Prime Minister Theresa May Meets First Minister Nicola Sturgeon for Brexit Talks

Theresa May
British Prime Minister Theresa May speaks outside 10 Downing Street, London, July 13. Millions of people who voted for Labour believe May would make a better PM than Jeremy Corbyn. Carl Court/Getty

Theresa May is using her first official visit as prime minister to try to persuade Scotland that there is nothing to fear in a post-Brexit U.K.

As the shockwaves from May's radical Cabinet clear-out continue to surge through the Conservative party, the new PM headed to Edinburgh for talks with SNP First Minister Nicola Sturgeon.

May told Scots she believed "with all my heart" in keeping the U.K. together after Sturgeon warned that a backlash against Brexit made a second independence referendum "highly likely."

Less than 48 hours after being invited by the Queen to form a government, the PM will emphasize her strong personal support for the union in talks with Sturgeon at Bute House.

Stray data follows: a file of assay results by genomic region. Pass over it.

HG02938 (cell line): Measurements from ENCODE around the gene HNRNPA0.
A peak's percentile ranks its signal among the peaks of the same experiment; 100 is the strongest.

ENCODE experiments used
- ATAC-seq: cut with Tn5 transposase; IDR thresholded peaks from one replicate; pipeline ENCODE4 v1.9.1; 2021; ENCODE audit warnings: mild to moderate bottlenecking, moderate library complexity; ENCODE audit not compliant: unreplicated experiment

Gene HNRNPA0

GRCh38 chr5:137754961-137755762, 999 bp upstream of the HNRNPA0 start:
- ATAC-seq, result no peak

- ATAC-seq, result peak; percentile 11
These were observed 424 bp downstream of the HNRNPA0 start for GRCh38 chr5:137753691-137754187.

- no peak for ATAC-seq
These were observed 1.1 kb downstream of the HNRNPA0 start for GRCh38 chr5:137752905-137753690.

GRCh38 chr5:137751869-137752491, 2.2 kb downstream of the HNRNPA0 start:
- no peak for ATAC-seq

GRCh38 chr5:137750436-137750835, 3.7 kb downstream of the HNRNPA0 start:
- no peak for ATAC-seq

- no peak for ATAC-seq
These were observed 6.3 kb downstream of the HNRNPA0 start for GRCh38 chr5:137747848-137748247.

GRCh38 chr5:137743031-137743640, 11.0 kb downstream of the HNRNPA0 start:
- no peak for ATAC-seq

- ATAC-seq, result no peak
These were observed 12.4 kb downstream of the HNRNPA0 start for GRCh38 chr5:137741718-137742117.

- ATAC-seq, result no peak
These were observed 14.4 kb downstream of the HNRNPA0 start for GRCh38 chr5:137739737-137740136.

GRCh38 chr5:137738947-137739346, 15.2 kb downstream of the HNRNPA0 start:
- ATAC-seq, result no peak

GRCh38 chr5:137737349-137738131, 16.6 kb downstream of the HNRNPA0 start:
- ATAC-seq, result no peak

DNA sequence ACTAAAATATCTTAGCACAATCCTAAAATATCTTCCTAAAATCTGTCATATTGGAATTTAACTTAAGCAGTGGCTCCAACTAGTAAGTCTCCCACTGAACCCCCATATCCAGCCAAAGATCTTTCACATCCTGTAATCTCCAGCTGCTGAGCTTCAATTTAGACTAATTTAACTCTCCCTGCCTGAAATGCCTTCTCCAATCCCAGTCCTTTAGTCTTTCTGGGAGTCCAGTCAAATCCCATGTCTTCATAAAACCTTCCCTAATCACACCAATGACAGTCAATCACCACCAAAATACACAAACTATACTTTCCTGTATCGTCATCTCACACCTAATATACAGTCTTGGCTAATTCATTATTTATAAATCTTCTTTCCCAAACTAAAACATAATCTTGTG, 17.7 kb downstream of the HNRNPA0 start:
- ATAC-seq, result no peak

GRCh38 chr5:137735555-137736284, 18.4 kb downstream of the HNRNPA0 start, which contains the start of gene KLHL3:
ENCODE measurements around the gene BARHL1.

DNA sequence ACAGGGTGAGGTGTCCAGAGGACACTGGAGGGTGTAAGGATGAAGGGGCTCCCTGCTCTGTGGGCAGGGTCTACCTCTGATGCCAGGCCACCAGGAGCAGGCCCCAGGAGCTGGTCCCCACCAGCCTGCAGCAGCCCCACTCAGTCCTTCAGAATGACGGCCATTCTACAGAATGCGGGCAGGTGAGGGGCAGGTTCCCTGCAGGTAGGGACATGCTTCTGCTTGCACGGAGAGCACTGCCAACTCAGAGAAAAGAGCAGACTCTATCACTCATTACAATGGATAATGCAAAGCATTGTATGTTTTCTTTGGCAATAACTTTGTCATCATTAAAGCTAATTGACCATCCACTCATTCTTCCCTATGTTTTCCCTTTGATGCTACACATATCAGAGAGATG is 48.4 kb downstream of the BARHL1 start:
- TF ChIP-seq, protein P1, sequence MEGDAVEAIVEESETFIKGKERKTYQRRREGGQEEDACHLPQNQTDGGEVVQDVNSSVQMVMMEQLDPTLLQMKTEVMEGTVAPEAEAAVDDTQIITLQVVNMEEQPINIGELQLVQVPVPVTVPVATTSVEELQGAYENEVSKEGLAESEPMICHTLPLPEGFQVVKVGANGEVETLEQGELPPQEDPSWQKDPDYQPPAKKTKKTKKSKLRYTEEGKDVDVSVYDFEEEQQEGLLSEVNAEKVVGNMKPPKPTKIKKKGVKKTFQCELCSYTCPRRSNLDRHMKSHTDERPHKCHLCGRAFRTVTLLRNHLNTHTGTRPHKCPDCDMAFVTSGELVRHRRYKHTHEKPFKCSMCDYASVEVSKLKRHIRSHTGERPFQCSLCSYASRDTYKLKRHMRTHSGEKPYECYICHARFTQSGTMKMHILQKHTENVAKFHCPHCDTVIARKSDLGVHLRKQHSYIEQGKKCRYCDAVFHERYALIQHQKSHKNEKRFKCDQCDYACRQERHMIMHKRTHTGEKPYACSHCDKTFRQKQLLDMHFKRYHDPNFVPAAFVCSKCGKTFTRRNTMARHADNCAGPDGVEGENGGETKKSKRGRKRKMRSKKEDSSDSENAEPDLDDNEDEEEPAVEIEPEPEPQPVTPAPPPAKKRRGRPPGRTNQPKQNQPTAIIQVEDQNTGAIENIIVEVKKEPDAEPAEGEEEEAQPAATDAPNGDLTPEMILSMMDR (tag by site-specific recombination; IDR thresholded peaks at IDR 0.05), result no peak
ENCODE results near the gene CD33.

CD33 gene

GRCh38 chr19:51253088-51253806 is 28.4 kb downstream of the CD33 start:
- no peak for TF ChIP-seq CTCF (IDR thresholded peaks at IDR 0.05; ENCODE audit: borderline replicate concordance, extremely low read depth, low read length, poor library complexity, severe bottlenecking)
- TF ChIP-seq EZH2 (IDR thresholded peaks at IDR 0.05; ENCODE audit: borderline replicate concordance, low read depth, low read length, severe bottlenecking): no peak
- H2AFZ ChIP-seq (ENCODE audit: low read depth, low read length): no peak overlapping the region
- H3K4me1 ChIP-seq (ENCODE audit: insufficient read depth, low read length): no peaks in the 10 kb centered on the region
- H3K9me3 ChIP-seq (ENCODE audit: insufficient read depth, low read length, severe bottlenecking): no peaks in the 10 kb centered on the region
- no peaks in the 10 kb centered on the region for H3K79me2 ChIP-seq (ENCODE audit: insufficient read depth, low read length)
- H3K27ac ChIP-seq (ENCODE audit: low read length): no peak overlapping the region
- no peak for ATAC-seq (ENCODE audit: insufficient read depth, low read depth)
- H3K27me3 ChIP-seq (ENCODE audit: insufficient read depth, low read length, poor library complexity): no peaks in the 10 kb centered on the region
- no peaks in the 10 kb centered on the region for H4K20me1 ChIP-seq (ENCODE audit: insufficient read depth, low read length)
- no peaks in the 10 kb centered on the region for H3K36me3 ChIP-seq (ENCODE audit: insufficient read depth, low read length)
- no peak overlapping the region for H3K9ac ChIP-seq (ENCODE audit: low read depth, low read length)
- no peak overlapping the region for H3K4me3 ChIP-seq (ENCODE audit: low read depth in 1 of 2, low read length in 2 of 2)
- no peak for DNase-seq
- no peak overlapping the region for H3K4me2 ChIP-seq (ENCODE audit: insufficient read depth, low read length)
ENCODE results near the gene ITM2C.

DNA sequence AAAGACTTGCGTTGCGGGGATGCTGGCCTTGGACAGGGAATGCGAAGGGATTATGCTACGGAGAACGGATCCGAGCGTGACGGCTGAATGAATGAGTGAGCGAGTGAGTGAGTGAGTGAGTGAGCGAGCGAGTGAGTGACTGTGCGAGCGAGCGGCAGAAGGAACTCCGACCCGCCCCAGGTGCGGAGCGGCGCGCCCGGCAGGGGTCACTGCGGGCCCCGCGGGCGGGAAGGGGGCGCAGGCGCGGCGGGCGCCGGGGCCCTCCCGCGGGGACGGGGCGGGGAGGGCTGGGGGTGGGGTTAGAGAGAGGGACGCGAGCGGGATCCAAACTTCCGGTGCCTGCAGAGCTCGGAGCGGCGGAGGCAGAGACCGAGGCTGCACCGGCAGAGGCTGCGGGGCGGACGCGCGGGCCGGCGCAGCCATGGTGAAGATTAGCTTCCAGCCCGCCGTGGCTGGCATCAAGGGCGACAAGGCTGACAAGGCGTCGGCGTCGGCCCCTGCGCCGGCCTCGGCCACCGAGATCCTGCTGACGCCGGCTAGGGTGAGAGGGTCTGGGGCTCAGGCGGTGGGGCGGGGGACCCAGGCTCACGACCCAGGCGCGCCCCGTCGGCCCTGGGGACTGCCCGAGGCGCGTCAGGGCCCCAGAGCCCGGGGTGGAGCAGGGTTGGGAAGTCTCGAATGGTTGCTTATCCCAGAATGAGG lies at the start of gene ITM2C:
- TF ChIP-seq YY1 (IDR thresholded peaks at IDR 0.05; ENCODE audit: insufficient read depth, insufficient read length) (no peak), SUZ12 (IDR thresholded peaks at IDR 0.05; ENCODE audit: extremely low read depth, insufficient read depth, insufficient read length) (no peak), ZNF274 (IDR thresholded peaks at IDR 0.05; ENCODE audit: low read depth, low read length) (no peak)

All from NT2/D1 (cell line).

Speaking ahead of the visit, the prime minister said: "I believe with all my heart in the United Kingdom—the precious bond between England, Scotland, Wales and Northern Ireland. This visit to Scotland is my first as prime minister and I'm coming here to show my commitment to preserving this special union that has endured for centuries.

"And I want to say something else to the people of Scotland too: the government I lead will always be on your side. Every decision we take, every policy we take forward, we will stand up for you and your family—not the rich, the mighty or the powerful.

"That's because I believe in a union, not just between the nations of the United Kingdom, but between all of our citizens. Whether it's reforming the economy or strengthening our society, we are going to build a better Britain and a nation that works for everyone—not just the privileged few."